School of Education
Doctor of Education (EdD)
David E. Holder
Autonomy, Competence, Game-Based Learning, Motivation, Sself-Determination Theory
Education | Educational Assessment, Evaluation, and Research | Educational Methods | Educational Psychology | Online and Distance Education | Other Education
Harmon, Joseph, "Differences in Motivation and Game Scores between Middle School Students Completing Digital Game-Based Learning Tasks with and without Supports of Autonomy and Structure" (2016). Doctoral Dissertations and Projects. 1337.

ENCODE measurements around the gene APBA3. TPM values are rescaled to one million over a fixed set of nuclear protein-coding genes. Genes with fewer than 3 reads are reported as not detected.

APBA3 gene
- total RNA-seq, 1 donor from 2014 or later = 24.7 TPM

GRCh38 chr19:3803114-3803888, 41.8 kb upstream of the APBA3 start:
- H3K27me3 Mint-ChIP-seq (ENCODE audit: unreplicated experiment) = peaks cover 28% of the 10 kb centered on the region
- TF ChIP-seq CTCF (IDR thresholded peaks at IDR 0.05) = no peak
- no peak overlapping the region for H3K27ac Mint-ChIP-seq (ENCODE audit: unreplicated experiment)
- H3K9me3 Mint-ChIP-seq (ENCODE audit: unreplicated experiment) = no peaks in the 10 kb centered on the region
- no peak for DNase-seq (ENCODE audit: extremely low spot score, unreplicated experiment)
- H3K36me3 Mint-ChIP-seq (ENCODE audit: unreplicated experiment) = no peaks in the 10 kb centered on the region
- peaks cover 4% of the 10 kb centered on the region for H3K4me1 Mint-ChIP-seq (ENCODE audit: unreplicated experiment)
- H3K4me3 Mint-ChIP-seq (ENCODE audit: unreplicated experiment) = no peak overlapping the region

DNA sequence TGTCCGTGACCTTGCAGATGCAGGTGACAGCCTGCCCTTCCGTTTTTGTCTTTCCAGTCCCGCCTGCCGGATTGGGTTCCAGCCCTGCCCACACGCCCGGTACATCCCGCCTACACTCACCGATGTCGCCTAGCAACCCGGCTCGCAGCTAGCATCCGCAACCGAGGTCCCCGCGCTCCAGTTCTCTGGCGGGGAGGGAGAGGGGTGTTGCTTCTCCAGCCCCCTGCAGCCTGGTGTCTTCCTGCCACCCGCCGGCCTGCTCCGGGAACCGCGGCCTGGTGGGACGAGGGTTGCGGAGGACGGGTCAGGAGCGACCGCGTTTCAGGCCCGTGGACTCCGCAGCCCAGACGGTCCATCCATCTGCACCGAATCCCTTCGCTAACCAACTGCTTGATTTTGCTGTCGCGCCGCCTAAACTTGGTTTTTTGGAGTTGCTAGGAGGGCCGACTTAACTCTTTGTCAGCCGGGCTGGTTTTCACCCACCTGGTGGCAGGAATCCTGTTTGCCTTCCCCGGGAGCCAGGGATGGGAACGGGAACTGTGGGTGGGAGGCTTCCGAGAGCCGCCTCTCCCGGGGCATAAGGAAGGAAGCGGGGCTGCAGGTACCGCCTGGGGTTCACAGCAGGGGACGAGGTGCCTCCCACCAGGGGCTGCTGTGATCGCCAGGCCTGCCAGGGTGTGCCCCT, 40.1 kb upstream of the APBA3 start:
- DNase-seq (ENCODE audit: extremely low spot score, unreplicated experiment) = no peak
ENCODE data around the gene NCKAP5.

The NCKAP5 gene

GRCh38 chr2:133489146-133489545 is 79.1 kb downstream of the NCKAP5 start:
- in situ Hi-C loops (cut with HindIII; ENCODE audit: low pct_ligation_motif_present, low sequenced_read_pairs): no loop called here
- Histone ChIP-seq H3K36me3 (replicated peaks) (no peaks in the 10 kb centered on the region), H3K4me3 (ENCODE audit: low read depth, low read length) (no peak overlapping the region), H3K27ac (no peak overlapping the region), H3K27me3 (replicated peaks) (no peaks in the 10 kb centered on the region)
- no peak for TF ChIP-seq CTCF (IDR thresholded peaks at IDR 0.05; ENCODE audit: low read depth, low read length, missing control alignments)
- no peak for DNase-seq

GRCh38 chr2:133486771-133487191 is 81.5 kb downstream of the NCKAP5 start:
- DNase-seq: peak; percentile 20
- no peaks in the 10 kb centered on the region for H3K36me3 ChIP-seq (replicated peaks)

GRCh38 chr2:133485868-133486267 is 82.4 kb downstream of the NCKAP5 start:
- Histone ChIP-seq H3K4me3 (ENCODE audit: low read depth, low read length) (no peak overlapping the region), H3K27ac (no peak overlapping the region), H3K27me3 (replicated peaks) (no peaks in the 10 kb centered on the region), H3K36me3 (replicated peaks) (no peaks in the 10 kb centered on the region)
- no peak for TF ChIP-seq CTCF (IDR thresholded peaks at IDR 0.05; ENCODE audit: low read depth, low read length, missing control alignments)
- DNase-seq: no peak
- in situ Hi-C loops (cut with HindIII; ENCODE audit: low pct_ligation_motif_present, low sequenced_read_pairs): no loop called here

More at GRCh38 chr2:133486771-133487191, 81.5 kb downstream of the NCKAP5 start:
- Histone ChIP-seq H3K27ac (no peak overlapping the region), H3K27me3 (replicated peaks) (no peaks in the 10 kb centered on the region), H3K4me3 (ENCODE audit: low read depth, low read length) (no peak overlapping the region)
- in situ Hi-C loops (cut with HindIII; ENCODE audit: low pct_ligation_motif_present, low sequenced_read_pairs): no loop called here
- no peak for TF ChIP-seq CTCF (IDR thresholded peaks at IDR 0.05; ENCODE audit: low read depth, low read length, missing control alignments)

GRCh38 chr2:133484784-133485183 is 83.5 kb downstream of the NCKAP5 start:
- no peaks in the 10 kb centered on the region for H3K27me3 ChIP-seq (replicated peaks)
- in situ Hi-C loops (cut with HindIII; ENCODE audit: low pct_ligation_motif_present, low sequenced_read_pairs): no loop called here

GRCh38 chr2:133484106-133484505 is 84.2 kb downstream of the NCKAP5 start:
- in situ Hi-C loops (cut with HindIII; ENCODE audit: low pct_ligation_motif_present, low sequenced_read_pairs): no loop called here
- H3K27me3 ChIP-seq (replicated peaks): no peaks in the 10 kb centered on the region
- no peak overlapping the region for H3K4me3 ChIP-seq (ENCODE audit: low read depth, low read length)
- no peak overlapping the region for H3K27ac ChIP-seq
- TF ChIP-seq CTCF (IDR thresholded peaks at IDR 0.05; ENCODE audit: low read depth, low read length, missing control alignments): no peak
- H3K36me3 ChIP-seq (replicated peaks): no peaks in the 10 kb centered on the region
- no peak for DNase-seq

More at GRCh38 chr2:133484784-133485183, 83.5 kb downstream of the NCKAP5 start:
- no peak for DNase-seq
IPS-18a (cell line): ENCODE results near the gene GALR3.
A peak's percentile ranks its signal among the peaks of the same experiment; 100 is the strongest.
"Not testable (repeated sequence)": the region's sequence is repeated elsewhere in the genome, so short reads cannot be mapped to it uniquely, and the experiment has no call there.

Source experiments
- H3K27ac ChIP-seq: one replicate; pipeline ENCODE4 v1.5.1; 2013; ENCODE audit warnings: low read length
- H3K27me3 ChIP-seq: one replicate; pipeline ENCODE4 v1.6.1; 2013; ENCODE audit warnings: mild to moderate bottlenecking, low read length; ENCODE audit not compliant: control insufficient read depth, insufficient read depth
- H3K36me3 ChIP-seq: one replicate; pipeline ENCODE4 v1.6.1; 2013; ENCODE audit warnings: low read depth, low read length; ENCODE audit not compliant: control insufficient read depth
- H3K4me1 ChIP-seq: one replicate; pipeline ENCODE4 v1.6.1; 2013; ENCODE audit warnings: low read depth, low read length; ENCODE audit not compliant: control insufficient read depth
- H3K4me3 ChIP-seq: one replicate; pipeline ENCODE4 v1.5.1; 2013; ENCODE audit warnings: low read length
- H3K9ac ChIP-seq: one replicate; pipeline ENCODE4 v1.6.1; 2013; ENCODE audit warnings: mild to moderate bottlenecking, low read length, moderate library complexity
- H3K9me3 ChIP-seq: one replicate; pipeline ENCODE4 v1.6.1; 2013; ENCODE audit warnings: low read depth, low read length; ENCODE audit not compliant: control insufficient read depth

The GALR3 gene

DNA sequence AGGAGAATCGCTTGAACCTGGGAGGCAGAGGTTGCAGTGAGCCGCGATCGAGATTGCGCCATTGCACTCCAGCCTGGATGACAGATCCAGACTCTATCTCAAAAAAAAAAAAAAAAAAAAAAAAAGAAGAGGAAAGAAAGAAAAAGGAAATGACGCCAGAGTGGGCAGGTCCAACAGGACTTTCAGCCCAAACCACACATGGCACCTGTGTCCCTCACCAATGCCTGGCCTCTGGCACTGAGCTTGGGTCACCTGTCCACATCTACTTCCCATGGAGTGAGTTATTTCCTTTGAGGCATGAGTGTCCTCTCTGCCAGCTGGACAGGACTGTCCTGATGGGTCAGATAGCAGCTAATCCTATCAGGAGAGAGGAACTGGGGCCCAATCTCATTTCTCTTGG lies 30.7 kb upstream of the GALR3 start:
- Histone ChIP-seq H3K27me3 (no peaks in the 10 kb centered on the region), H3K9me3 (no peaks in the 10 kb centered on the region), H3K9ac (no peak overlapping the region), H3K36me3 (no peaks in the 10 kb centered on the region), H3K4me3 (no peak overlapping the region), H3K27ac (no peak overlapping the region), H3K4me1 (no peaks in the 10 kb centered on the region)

The purpose of this study was to determine the effect of autonomy and structure support on intrinsic motivation (IM), the facilitators of IM, and game scores during digital game-based learning (DGBL) tasks. The sample included 222 students in sixth, seventh, and eighth grade classrooms. Three instruments from the Intrinsic Motivation Inventory (IMI) were utilized during the study: (a) Perceived Choice; (b) Perceived Competence; and (c) Interest/Enjoyment. A quasi-experimental static-group comparison model research design was used to test the differences in perceived autonomy, perceived competence, interest/enjoyment, and game scores between four groups of middle school students completing online learning games in their social studies classes. One-way analyses of variance (ANOVA) were used to measure the difference in means of the three subscales on the IMI between the groups, and the difference in means in average overall game scores. The IMI was delivered via Google Forms and game scores were collected from the gaming website. The results of the study revealed that facilitators of IM are affected by teacher support prior to completing DGBL tasks, which in turn influences students overall interest and enjoyment. Teacher support or non-support, however, had no effect on game-scores. Upon analysis of the data, the researcher rejected the null hypotheses that there is no statistical difference in perceived choice, perceived competence, and interest/enjoyment between groups receiving varying supports or non-supports from their teachers prior to gameplay. However, the researcher failed to reject the null hypothesis that there is no statistical difference in game-scores amongst these same groups. Further research is needed to determine the ways in which motivation and achievement is fulfilled within the DGBL environment.